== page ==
Our solution

The core of our approach to re-architecting the Android driver app boils down to two principles:

  1. Services don’t need to be a structural component in our application. We can take advantage of the benefits of sticky foreground Services without any features in our codebase acknowledging the existence of Services.
  2. Activities are optional. Many of the high-level state transitions, transient states, and screens in our application behave similarly regardless of whether the application currently has an Activity or not. So why not build one version of these feature classes and allow them to choose how to vary their behavior in response to being foregrounded or backgrounded?

RIB architecture

The new driver app was developed using RIBs (Router Interactor Builder). In summary, RIB architecture allows us to create modular, business logic-focused components. Each RIB is an independent component comprised of an Interactor (business logic), Router (navigation), and Builder (dependency) that can be added as a child to another RIB. (Read Architecting Uber’s New Driver App in RIBs for an overview of how we used RIBs to rewrite our driver app.)

Activity-independent code

We wrote the core hierarchy of our application independently of the existence of an Activity. For example, in Figure 3, below, the Online RIB is attached when the driver is online regardless of whether the application has an Activity. Similarly, the Navigation RIB runs whenever a user opts into using Uber’s navigation, regardless of whether there is an Activity to visually display navigation directions or not.

Uber driver app and RIB tree
Figure 3: This simplified hierarchy shows driver app scopes which exist regardless of whether an Activity exists or not.


In other cases, some RIBs are written once and re-instantiated when switching between Activity and non-Activity cases. For example, when the driver app receives a rider offer, the Online RIB attaches the Offer RIB to a window if no Activity exists, and attaches the Offer Screen to the OnlineView if an Activity does exist. The Online RIB observes a stream of View objects emitted when an Activity is attached to the App Root RIB so it knows when to switch between the two variants. The Offer RIB itself operates independently, unaffected by whether it is attached to a window or to an OnlineView.

A single Service

All of the Service code in our app is written in a single 100-line file. This Service’s sole job is to keep the app alive in the background and restart the app when the OS temporarily kills it to free up memory. The rest of the application requests this behavior by incrementing or decrementing a KeepAliveCount. When the count is greater than zero the app is kept alive with a sticky foreground Service. When the count is decremented below zero the foreground Service is killed.

For example, in Figure 3, the KeepAliveCount is incremented when the application starts the Online RIB.

We can easily monitor this single Service to ensure it isn’t misused in production or doesn’t cause battery drain. Furthermore, there is only one location where we need to work around bugs in the Service framework.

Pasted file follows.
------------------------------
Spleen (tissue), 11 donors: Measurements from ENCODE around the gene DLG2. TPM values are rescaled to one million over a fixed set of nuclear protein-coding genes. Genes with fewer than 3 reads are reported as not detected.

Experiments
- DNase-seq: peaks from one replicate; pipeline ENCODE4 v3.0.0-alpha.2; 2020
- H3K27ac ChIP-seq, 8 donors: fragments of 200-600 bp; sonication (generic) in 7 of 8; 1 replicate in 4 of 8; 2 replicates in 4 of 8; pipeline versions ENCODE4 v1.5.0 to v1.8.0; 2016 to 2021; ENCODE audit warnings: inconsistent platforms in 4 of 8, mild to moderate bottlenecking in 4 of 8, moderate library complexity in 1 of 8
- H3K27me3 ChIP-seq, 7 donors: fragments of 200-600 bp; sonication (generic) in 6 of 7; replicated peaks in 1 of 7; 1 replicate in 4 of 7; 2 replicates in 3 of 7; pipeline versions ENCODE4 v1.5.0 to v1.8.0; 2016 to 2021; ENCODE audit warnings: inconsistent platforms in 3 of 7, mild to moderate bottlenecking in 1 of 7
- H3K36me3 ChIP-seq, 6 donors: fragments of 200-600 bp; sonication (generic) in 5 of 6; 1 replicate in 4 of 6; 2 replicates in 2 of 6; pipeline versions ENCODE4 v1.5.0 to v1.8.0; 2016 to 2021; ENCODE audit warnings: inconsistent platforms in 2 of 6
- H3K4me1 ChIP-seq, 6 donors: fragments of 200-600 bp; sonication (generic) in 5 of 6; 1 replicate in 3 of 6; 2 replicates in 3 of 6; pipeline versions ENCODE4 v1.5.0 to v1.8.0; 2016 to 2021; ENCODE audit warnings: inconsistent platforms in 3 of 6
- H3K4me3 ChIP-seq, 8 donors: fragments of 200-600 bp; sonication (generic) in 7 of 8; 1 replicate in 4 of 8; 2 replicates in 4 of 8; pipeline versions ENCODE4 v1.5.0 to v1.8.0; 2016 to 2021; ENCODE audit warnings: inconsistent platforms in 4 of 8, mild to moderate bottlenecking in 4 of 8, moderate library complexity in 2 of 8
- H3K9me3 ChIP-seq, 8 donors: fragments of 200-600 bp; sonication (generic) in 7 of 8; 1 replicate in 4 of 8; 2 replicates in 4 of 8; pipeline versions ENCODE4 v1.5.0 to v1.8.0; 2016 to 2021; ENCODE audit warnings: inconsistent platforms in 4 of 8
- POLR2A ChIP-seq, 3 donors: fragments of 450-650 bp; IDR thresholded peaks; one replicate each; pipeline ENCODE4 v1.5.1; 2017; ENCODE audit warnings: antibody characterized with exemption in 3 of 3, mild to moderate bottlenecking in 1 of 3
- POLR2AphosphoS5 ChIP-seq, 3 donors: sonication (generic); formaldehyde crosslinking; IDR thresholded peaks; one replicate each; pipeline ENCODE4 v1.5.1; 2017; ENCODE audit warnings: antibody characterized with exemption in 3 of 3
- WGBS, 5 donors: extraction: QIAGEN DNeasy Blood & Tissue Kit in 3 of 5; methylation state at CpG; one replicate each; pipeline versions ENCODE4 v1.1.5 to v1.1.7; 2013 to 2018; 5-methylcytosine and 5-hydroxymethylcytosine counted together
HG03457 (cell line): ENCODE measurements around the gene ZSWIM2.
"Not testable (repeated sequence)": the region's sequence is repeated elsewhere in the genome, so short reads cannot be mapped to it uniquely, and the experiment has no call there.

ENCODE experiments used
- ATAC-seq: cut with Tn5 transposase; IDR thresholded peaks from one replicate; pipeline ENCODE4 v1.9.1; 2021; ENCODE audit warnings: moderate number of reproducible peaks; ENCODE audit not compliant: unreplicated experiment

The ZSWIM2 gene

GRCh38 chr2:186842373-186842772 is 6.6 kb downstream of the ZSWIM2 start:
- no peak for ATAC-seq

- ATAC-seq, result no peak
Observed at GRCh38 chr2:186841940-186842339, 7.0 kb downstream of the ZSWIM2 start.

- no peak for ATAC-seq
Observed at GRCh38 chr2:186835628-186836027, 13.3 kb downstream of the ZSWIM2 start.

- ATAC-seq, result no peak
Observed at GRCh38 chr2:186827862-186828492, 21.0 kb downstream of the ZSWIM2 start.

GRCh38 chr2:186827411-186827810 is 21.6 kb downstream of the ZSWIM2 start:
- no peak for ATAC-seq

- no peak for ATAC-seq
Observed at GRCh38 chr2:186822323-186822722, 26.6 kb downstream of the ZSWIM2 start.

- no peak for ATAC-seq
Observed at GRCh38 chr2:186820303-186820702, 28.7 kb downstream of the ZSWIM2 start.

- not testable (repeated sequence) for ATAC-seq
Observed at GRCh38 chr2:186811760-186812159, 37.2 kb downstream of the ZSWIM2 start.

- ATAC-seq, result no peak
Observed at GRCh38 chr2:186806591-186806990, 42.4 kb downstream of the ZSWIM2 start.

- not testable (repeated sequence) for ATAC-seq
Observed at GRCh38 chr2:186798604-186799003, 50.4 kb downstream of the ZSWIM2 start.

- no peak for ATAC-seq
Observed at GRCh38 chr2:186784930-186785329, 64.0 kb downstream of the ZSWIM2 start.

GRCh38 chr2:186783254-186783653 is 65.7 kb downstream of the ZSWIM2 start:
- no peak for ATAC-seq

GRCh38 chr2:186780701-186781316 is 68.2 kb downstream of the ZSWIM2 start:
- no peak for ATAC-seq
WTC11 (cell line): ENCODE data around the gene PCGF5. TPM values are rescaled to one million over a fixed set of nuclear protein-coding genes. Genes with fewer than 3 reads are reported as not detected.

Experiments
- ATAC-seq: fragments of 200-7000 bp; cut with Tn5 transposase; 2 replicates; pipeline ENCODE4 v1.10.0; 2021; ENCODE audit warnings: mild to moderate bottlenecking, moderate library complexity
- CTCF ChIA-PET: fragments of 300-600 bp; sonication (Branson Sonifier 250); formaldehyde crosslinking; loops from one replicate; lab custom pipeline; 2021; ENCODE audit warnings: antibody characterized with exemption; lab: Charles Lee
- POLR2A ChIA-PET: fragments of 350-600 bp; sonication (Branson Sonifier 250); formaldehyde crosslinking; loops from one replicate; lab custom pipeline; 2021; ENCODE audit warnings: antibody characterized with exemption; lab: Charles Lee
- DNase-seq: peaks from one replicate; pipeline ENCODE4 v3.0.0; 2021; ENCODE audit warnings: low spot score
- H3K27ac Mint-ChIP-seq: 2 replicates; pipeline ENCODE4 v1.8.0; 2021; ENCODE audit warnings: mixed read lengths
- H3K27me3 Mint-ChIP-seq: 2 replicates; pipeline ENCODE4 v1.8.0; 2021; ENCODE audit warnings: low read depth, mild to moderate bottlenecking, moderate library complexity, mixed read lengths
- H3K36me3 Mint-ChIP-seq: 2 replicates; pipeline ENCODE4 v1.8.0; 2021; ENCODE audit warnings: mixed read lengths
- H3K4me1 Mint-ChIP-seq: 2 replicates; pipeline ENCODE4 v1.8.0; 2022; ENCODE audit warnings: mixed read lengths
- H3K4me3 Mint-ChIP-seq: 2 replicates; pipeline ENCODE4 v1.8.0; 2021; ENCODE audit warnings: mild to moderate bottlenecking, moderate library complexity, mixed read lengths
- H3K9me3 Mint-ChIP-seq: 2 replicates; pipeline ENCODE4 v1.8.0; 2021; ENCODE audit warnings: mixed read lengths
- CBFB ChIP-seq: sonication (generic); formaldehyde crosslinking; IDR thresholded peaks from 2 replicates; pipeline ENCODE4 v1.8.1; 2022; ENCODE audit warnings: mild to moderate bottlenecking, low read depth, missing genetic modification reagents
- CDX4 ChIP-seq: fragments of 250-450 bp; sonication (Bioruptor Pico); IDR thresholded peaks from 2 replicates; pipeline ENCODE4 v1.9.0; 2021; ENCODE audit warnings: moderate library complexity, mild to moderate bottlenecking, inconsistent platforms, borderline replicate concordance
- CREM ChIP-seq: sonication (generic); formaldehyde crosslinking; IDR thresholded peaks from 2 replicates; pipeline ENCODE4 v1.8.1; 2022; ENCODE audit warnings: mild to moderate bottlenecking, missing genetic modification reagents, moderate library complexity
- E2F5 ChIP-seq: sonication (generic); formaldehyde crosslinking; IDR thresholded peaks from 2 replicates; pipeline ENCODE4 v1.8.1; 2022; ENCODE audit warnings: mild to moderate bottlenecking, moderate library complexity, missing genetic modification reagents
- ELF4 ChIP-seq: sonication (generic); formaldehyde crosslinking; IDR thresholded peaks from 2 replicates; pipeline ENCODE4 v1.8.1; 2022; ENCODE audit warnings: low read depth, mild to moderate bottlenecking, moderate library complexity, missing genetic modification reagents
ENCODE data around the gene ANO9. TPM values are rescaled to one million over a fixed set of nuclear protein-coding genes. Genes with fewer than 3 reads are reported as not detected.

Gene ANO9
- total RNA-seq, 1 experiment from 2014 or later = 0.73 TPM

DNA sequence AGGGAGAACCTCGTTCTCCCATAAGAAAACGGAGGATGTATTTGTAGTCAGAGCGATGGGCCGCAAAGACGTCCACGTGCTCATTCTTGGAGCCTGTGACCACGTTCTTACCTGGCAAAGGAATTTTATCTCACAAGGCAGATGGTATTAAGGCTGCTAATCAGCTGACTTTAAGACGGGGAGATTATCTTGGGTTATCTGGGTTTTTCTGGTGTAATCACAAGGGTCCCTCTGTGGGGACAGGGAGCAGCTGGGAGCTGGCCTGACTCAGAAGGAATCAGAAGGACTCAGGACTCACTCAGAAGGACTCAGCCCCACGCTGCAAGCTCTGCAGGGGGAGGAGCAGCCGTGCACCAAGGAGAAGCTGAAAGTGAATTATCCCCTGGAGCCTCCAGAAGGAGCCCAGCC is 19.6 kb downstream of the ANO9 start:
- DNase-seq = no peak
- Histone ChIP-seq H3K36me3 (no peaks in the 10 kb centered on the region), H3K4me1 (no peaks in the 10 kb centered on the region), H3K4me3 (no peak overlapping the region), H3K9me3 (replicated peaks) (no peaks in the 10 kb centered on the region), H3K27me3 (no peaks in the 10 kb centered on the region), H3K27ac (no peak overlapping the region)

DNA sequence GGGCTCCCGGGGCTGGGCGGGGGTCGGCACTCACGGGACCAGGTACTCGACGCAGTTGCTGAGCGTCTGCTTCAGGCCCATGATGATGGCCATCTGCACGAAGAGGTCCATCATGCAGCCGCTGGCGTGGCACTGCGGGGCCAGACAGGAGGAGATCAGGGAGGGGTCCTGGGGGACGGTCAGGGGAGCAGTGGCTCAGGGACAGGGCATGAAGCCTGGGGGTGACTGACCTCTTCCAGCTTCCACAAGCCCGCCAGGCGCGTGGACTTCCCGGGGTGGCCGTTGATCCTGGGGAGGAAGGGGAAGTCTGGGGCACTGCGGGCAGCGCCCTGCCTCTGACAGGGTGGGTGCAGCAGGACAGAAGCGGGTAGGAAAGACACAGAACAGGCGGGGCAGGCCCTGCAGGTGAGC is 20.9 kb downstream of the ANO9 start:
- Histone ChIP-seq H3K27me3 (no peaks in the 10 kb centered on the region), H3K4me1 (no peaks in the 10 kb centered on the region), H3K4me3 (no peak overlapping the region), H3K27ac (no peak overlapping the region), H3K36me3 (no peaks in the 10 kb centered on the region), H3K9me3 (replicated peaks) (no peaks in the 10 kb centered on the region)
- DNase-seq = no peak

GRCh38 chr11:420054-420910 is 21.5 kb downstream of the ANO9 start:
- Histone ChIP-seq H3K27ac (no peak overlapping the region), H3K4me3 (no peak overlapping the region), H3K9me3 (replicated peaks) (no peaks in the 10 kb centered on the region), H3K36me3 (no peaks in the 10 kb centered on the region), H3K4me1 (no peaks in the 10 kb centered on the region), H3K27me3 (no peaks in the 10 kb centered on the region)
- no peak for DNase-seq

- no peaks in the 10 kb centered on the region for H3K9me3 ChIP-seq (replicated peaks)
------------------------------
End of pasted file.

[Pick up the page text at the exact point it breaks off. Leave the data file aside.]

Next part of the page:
Compromises

Our solution doesn’t come without costs. In addition to the benefits our approach provides, it also creates some downsides:

  • This structure is unconventional and requires strict conformance. Some pre-existing features, developed for other apps, require their own Services. We need to refactor this code to be Service agnostic.
  • In many cases, engineers are forced to reason about how their features should function both in the background and in the foreground, regardless of whether the feature ever appears in the background.
  • We reduce stale state issues by reducing the number of global states. However, this approach introduces a new type of stale data issue where some RIBs outlive their Views, potentially creating memory leaks from Views inside these RIBs. Although not a common practice in conventional Android architecture, our approach of making Activities, and by extension Views, optional means we need to emit Views reactively to pass them to RIBs.

Moving forward

Services and Activities don’t need to be an architectural component of your app. The Android community contains a lot of ideas and philosophies for structuring apps that work for many cases. Our paradigm fits our architectural principle of focusing on the business logic and keeping View as a peripheral component in the app’s RIBs structure. This paradigm works well for apps like ours that frequently need to be switched between the background and foreground and be kept running for many hours.

Index of articles in Uber driver app series

  1. Why We Decided to Rewrite Uber’s Driver App
  2. Architecting Uber’s New Driver App in RIBs
  3. How Uber’s New Driver App Overcomes Network Lag
  4. Scaling Cash Payments in Uber Eats
  5. How to Ship an App Rewrite Without Risking Your Entire Business
  6. Building a Scalable and Reliable Map Interface for Drivers
  7. Engineering Uber Beacon: Matching Riders and Drivers in 24-bit RGB Colors
  8. Architecting a Safe, Scalable, and Server-Driven Platform for Driver Preferences
  9. Building Real-time Earnings Into Our New Driver App
  10. Activity/Service as a Dependency: Rethinking Android Architecture in Uber’s New Driver App

Interested in developing mobile applications used by millions of people every day? Consider joining our team as an Android or iOS engineer!